November 2018, Vol. XXIV, No. 3

 

2) Contest Winners

PAX's Got Talent!

The first contest of the year is in the books! The theme for the contest was simple. We asked PAX students to show us their talents—whatever they may be. Their submissions were judged based on overall talent, presentation, and the quality of the submitted files themselves (videos, photos, etc.).

Overall Winner

When all the votes were counted, Fudhol, a YES Indonesian hosted by the Oestreich family in Wisconsin, was our overall winner with his hilariously professional and well-executed “YMCA” dance video. “The reason I picked this song is because it is an iconic comedic song,” Fudhol explains. “I first heard about it after one of the cross country meets I had in Janesville. My friend Tristan was dancing as the song blasted over the meet’s sound system.”

In the video, “I danced in the proper place as well, specifically in the Neenah-Menasha, Wisconsin YMCA” the Indonesian notes. “I arranged the concept and choreography with my host mom, and then asked for permission to record at the YMCA…My host mom did a great job recording me! I danced like they did in the 80's, using some old school moves and variety of new ones too to match the youngin’s caliber.”

Most-Talented Cluster

There was also an award for the most talented group of PAX exchange students who have the same coordinator. With four very talented cultural dancers, the prize of $300 (to be applied toward a group enhancement activity) will be presented to community coordinator Ann Schneider. Located in the Oregon-Washington borderland near Portland, her group submitted a delightful medley of cultural dances, captured in a single take.

Jamal “Jimmy” (YES, Lebanon hosted by the Sanders family) unpackages the Tunisian, Indonesian, Kenyan, and Lebanese dances for us:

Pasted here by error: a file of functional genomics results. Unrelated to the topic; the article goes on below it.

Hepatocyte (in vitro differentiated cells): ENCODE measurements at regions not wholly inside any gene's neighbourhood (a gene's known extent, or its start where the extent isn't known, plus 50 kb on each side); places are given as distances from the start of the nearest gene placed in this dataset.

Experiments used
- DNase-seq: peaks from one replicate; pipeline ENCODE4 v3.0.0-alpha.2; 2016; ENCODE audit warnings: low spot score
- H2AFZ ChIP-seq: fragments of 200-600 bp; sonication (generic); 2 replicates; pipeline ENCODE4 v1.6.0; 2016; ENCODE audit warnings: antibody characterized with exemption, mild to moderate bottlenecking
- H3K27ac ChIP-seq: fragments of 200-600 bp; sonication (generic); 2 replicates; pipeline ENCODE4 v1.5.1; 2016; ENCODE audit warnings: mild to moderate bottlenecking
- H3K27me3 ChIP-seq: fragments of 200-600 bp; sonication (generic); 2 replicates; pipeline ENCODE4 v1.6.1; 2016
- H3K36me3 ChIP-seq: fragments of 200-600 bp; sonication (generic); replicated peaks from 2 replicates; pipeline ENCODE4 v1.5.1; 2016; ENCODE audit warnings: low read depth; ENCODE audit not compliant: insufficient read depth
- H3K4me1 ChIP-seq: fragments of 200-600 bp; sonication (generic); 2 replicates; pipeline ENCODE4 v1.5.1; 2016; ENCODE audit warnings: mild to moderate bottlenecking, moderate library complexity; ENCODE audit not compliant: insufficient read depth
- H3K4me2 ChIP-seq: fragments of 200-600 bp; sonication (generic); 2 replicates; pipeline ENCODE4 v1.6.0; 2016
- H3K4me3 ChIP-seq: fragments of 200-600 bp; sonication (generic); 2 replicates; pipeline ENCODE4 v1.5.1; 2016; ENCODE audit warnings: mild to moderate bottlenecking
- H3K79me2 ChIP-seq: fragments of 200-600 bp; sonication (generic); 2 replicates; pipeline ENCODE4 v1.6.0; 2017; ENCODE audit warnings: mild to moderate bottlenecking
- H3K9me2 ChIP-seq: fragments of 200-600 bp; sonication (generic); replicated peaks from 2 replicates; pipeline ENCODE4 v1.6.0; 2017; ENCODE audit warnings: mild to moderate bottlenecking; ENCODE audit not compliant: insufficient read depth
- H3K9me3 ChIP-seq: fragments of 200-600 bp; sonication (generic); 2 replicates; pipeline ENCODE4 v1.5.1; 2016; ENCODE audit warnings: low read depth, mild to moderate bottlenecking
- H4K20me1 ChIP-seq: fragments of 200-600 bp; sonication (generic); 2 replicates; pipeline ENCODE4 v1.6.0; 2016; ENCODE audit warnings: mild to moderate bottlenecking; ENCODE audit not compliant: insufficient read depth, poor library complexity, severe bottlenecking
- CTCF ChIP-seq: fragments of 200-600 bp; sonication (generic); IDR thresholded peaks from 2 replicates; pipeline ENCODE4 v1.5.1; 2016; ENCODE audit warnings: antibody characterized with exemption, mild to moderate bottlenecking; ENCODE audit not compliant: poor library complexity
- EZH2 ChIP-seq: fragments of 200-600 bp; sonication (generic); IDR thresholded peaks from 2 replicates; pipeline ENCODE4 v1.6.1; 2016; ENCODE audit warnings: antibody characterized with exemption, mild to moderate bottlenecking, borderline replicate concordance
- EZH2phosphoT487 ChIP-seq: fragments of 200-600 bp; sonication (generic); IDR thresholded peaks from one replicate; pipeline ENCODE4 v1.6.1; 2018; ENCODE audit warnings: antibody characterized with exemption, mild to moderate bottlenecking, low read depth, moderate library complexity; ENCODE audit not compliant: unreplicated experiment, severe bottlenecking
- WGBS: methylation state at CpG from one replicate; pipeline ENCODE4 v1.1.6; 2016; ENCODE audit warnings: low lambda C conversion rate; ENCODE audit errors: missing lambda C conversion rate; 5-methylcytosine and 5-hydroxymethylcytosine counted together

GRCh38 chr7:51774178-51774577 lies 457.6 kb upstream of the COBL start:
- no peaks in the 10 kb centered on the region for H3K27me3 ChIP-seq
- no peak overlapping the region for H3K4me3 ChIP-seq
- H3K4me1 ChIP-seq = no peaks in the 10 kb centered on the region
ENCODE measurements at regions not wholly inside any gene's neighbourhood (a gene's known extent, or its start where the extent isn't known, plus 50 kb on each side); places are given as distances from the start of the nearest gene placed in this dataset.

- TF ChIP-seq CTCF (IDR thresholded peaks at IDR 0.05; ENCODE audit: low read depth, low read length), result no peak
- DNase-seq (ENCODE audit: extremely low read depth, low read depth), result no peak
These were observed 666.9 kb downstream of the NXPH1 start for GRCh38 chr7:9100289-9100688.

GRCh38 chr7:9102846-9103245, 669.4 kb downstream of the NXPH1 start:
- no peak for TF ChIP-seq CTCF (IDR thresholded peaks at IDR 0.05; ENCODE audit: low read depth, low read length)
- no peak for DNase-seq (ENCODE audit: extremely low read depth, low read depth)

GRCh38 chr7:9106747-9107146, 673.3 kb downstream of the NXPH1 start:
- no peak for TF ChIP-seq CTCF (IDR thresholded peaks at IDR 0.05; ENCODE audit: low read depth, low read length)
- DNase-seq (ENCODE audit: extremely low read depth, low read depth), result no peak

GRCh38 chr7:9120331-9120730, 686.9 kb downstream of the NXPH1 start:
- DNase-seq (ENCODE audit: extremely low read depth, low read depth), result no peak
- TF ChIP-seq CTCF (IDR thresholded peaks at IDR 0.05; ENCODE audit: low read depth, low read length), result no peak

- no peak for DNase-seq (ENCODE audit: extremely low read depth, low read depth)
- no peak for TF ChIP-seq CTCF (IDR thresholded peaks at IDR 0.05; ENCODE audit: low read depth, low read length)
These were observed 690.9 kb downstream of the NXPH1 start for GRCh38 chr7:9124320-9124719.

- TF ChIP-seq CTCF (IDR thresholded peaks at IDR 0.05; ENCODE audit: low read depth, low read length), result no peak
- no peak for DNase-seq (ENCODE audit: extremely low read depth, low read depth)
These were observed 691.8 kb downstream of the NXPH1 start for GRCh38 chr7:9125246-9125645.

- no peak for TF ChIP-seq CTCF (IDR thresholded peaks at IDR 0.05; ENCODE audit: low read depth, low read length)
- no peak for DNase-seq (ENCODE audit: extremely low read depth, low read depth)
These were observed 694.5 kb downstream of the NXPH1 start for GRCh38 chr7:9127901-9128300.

The Fazzani dance is an important part of Tunisian culture and can often be seen at weddings, circumcision parties, concerts, and festivals. It's usually danced to a mizwad which is a Tunisian instrument and music type. The Pendet dance is originally from Bali, an island in Indonesia. This dance is usually performed at the opening of a religious, formal, or almost any kind of ceremony. The Mugithi, a Kenyan dance, is a famous dance performed by the Agikuyu tribe, which is the largest tribe of the 46 in Kenya. It is usually performed during weddings and traditional events. The Lebanese Dabkeh is a traditional line dance often linked to wedding ceremonies or parties. It vibrates with joy and cheerfulness and differs from region to region in Lebanon.

Summing up the overall process of practicing these dances and creating the video, Jimmy adds, “We are four motivated young leaders that loved interacting with each other while creating this video. It was so much fun putting this little dance together, and we really hope you enjoy it and learn more about our cultures!” Aside from Jimmy, the other participating YES students include Hiba (Tunisia, Burt family), Tasya (Indonesia, McGee family), and Joan (Kenya, Minnis family).

In addition to finding the winning videos below, as you scroll through this issue you can find videos of a number of other talented PAXers who created pieces specifically for the “PAX’s Got Talent!” contest.